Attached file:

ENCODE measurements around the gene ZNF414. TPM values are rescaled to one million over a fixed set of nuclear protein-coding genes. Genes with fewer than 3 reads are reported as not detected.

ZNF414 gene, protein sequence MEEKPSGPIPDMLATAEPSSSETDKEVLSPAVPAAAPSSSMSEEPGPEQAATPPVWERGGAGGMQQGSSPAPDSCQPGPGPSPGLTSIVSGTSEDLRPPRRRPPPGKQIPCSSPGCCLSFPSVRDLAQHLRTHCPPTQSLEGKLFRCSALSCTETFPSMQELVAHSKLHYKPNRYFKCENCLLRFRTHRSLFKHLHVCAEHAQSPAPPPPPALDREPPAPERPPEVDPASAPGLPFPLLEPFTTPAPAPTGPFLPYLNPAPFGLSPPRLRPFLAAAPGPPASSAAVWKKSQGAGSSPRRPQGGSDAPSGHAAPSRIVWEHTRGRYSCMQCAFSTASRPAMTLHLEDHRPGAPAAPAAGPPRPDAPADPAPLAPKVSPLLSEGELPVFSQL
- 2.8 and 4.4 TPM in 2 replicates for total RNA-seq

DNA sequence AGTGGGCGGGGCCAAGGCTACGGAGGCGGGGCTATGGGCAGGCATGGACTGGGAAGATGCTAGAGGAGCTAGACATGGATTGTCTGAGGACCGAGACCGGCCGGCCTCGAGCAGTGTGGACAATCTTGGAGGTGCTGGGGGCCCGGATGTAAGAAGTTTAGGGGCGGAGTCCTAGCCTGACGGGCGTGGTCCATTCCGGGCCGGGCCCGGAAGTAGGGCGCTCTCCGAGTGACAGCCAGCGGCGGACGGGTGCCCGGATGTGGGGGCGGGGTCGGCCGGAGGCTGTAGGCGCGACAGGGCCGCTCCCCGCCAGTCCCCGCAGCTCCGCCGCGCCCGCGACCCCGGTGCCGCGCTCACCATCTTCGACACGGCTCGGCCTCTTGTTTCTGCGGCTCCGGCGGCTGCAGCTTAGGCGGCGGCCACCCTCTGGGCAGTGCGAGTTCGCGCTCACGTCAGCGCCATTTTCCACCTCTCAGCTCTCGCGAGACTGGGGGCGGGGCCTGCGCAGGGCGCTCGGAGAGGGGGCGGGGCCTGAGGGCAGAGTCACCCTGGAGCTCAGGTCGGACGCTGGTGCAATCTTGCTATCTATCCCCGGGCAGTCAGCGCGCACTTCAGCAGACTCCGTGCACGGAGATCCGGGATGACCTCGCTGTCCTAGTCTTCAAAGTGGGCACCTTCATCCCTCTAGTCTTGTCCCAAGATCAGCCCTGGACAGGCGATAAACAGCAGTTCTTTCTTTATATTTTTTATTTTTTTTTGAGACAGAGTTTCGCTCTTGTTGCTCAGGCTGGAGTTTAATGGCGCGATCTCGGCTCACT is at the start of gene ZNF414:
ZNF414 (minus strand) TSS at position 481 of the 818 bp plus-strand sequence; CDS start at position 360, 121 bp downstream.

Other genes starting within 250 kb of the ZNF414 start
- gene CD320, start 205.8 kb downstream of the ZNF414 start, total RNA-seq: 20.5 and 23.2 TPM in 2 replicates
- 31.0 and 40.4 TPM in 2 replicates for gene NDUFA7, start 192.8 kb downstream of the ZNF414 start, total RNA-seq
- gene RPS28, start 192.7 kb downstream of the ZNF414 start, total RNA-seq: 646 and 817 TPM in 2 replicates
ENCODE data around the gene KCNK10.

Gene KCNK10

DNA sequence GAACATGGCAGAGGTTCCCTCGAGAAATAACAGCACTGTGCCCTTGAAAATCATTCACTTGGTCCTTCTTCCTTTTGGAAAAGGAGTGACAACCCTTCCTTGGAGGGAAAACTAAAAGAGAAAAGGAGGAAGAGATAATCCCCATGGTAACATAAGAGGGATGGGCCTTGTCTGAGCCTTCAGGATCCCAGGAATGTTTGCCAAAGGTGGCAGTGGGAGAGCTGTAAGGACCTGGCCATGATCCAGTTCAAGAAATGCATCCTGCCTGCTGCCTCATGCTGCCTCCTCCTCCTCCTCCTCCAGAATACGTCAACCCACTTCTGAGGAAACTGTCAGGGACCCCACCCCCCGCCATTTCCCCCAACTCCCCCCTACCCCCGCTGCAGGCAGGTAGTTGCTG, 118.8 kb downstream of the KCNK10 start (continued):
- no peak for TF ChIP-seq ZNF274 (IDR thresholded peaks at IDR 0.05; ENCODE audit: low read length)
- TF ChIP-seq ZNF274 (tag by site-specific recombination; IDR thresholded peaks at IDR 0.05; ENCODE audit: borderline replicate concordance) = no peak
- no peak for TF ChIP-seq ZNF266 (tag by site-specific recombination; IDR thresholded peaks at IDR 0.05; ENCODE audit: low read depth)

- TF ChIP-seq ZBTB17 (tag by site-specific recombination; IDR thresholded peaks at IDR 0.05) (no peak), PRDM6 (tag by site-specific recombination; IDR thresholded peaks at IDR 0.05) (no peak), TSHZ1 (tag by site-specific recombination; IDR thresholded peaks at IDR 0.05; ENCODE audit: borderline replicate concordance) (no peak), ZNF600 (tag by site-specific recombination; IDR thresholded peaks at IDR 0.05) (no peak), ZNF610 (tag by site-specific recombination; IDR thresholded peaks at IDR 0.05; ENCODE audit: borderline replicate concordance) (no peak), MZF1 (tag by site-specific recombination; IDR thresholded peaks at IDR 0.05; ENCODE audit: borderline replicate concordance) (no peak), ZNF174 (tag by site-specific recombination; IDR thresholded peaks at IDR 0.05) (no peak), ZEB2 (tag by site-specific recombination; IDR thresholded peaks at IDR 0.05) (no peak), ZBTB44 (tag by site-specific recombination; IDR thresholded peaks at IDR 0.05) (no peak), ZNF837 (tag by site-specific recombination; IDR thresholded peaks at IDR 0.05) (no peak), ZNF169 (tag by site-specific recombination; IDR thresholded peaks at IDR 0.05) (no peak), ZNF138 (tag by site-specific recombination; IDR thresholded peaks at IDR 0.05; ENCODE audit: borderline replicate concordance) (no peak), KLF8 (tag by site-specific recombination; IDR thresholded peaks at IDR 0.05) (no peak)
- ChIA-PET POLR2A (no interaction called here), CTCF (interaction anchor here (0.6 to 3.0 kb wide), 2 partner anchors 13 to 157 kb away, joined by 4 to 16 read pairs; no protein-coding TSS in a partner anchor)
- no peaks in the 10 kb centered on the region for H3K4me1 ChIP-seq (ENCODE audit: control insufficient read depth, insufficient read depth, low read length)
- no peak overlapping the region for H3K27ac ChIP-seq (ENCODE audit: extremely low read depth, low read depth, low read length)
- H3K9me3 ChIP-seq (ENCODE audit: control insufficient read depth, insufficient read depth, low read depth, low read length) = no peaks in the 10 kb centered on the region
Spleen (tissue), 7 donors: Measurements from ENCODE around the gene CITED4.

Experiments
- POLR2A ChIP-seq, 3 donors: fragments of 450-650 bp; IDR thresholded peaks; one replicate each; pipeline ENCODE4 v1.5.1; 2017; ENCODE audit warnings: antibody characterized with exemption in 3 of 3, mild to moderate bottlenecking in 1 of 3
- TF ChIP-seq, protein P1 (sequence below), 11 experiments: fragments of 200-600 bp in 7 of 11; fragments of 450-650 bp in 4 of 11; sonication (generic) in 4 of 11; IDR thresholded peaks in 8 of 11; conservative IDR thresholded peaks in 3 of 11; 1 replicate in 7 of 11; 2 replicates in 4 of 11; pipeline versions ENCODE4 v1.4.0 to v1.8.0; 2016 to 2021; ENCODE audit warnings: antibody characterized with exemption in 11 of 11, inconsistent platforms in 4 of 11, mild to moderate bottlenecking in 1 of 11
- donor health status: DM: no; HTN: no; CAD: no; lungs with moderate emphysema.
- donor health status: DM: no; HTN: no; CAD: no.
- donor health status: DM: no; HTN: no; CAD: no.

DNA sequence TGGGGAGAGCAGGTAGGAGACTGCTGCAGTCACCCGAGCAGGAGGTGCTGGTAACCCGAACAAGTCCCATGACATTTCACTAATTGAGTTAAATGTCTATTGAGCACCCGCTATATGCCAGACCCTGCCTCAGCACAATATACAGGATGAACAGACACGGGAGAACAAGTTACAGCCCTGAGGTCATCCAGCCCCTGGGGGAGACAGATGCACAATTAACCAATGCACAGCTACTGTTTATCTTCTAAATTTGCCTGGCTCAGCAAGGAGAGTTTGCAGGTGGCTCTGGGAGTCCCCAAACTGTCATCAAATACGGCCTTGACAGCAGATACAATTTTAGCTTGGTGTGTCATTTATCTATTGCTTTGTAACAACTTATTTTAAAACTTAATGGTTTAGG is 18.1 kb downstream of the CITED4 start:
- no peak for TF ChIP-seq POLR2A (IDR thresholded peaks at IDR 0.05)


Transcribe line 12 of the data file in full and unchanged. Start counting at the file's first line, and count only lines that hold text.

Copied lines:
DNA sequence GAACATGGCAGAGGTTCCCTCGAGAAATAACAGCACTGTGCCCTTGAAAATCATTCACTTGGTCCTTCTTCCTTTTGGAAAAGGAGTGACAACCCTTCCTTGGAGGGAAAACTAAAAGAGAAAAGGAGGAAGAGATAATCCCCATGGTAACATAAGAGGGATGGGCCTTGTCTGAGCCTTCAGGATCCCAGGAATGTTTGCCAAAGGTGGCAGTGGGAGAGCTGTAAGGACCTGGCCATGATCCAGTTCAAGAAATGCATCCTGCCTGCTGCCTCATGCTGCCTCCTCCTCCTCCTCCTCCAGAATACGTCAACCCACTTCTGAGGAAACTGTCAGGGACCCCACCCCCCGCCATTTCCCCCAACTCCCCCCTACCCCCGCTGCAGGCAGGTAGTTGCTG, 118.8 kb downstream of the KCNK10 start (continued):